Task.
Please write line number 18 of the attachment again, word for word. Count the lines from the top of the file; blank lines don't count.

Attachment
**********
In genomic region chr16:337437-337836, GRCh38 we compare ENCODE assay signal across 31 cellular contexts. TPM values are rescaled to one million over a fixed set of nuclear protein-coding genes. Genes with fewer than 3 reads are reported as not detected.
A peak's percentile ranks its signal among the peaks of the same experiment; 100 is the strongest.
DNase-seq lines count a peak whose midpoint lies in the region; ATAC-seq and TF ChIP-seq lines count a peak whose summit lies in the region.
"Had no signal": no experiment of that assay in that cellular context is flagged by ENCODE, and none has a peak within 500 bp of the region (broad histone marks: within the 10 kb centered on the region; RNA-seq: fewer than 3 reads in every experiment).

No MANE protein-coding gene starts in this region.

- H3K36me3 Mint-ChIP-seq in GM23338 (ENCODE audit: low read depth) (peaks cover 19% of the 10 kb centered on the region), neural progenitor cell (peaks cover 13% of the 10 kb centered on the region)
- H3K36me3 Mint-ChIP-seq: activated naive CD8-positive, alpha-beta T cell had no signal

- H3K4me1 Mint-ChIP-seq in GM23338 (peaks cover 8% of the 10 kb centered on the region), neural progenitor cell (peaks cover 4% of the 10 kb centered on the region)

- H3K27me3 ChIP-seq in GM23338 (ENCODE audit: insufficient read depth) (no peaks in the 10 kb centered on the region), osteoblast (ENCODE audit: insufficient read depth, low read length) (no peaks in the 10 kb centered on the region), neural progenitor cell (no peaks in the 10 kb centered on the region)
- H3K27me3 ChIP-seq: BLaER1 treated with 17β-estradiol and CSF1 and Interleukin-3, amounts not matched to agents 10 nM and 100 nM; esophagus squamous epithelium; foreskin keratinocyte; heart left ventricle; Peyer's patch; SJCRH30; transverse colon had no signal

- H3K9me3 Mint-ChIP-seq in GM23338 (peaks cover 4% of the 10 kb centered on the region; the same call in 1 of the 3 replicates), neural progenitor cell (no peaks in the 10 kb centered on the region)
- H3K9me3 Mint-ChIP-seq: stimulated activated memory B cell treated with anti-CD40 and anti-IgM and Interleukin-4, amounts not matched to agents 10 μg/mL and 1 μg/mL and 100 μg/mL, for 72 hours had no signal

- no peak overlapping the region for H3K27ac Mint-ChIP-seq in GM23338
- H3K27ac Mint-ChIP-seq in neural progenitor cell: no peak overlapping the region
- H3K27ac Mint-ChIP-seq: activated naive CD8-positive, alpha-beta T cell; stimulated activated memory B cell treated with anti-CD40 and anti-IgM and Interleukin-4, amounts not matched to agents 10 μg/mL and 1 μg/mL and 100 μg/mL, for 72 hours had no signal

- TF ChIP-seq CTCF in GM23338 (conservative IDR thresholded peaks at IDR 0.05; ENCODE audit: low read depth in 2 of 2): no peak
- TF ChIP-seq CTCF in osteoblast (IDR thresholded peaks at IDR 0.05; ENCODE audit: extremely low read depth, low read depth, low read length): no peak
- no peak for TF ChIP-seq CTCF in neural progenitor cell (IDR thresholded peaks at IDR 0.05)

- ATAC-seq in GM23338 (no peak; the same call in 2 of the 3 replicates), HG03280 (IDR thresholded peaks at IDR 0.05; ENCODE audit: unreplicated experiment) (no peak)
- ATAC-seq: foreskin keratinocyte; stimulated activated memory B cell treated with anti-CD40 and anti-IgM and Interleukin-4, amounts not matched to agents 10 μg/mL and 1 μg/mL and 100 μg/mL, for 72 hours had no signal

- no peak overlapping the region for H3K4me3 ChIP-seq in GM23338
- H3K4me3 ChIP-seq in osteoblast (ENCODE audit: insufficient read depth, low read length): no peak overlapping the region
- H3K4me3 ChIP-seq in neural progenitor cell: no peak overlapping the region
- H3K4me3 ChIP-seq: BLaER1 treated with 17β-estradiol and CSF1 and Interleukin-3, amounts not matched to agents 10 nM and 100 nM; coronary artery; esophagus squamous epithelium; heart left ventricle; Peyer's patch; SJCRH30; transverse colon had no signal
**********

- no peak for TF ChIP-seq CTCF in neural progenitor cell (IDR thresholded peaks at IDR 0.05)